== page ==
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  • Writer's pictureStephen Della Casa

Reflections On Maud Lewis

Themes: Women in Art, being an outsider, being accepted, Poverty, Folk Art, Do It Yourself (Punk Attitude), Perseverance, Optimism, Gallery Psyhcology

This drawing, a somewhat dreamy, melancholy scene is from the June 2019 to January 2020 Maud Lewis exhibition at the McMichael Gallery, Kleinburg, Ontario. I chose to draw this as it relates to the social and political change and our approach to Maud Lewis. It also comments on the presentation of her works and our thinking about non-professionals and their place in the art world.

Without artistic credentials or any art network, Maud Lewis lived about as far away from the Canadian art world as you could get. From her modest home she was an outsider to the establishment but that did not deter her dedication to her work and her sense of optimism. Economically, she lived below the poverty line making a living on meager art earnings from her roadside folk art in Digby County, Nova Scotia. From about the late 1940’s to mid 1960’s she would greet potential customers who would stop to admire the playful, joyously painted flowers on her home. On a rare occasion, she would sell a painting for about for $4 ($45 today) to these transient visitors, however during the last 3 or 4 years of her life, and likely after the CBC piece, she would sell paintings for as much as $10.

In the last years of her life in 1965, she a had a brief taste of wider recognition through articles in Toronto’s Star Weekly and a news segment on CBC Television. She passed away in 1970 and her work began to gain acceptance posthumously. In the early 1970’s The Richard Nixon administration ordered two pieces for The White House and her home was sold to the province of Nova Scotia 1984 for $11 000. After this time, her this legacy was to be preserved by the Art Gallery of Nova Scotia.

The scene as I drew it uses One Point perspective. I used the Luke Painter lesson as a basis to begin this piece. I started by making a horizon line, then created the Vanishing point which would have been located near the top of the “E” of the Maud Lewis signature sign. I drew my figures by completely drawing around them and then added detail lines on the interior. This was shown in one of Erin Finley’s descriptive and helpful (to me, thank you, Erin!) video’s. I used facial tissue paper to create the smudging and the blur. My technique emplyed making vigorous hatch marks with the 6B and 4B pencils by making a blend on another piece of paper. I applied pressure to it with the several sheets of tissue. Once the graphite material was on the tissue, I applied it over the drawing in circular or back and motions, heavy pressure in some areas, much lighter or none in other areas to create that diffuse Bokeh (out of focus) quality. This provided a depth and slight realism to the drawing.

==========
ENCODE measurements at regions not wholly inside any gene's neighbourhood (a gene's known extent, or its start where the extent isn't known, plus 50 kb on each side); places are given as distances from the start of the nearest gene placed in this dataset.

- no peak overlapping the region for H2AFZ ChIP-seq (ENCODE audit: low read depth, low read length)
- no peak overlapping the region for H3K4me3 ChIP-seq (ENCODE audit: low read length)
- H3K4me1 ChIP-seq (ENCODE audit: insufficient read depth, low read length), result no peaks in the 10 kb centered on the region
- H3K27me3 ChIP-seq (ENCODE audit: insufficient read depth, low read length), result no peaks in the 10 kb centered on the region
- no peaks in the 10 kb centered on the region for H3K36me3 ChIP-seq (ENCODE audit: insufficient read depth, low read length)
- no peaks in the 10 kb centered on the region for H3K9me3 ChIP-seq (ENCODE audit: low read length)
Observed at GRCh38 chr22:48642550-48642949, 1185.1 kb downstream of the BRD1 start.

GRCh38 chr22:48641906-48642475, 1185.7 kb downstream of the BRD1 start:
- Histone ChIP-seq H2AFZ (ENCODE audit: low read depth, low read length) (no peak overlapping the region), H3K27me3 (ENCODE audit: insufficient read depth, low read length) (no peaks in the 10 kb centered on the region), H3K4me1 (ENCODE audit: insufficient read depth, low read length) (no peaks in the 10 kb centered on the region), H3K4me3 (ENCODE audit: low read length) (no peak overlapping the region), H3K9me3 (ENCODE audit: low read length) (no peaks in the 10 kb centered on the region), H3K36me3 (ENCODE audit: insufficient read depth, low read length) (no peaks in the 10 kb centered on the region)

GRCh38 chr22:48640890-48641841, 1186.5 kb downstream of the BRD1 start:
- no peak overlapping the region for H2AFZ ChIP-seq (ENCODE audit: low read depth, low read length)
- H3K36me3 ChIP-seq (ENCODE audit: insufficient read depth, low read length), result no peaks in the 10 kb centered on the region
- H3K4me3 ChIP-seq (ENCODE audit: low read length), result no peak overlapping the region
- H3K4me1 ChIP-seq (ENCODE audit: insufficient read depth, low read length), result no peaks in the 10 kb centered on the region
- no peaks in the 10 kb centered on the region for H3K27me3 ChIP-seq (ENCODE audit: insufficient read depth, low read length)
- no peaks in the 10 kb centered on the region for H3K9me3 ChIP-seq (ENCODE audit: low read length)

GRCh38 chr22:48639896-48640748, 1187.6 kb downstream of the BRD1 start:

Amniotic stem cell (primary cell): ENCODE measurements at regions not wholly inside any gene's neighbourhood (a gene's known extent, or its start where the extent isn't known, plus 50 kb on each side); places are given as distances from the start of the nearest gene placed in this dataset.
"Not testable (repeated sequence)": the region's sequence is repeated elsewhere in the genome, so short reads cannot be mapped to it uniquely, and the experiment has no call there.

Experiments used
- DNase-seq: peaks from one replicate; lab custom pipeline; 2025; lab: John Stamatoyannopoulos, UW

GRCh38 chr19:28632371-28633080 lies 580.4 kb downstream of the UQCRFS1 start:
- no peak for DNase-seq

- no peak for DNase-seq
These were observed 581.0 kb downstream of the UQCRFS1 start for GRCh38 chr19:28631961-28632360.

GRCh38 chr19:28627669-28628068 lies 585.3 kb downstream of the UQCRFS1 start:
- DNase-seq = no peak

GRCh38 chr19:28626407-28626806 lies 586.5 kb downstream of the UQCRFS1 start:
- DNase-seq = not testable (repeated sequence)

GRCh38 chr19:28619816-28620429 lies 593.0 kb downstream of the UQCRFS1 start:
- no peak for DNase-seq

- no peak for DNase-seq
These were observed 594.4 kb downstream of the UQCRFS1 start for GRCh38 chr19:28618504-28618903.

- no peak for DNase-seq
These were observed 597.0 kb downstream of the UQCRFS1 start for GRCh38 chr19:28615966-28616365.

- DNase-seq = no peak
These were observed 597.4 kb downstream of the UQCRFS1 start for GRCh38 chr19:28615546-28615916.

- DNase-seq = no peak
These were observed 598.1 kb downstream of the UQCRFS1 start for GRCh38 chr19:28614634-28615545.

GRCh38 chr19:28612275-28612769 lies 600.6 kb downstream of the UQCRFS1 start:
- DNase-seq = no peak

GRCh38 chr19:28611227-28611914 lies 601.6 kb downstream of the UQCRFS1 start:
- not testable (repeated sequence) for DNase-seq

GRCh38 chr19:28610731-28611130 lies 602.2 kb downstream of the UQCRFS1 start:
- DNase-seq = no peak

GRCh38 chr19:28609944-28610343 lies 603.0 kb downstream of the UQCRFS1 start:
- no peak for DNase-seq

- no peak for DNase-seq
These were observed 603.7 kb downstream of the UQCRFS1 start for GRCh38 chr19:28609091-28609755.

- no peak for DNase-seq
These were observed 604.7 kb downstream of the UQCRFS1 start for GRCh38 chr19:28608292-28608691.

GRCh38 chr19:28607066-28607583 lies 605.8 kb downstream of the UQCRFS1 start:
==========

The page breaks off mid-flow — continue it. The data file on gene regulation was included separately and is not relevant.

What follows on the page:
I created an interior space that is somewhat blurred, sort of out of place, perhaps dreamlike. There are a few figures in the scene, and they are rendered in the same tonal values as the gallery scene. The figures are accessories to the gallery system. The view is one of being outside looking in, much the same way one can reflect on Maud Lewis’s relationship with the art world.

The art works, and the exhibiting space seem to be almost there but just out of reach. Maybe this is a dream sequence that Maud Lewis may have had thinking someday that her works might get shown in a high art setting.

There is a sense of detachment here, as if the closer you try to get this this, the farther away it becomes. Perhaps this art presenattion experience would not be met with Maud’s approval. Maybe this type of showcase was never her dream. It left me wondering if there was a better way to do this and I wonder how we might have celebrated her life and work if there were a different approach to the typical high art gallery system. This gallery approach judges Maud's work and annoints it with elite status worthy of high art priveledge. And the viewers too whom after their pre/post exhibit brunch in Kleinburg likely spent more on that brunch than Maud did for a month on groceries.

What if honouring the work took us to a place that Maud would know and love. What if an outdoor tactile installation in a nearby hamlet or just outside a village were to be set up. The experience set on a tourist road, would include: directional signage; gravel roadside parking; a small wooden sided dwelling; an actor performing as Maud Lewis and maybe her often difficult husband; replicas of her then $4 and $5 works that we could pick up touch and ponder and smile. For me at least, judging her work in this gallery system is blind to the art. Maud's work demands presentation on her own terms it and would go a long way to help us connect with this important Canadian.

Stephen Della Casa

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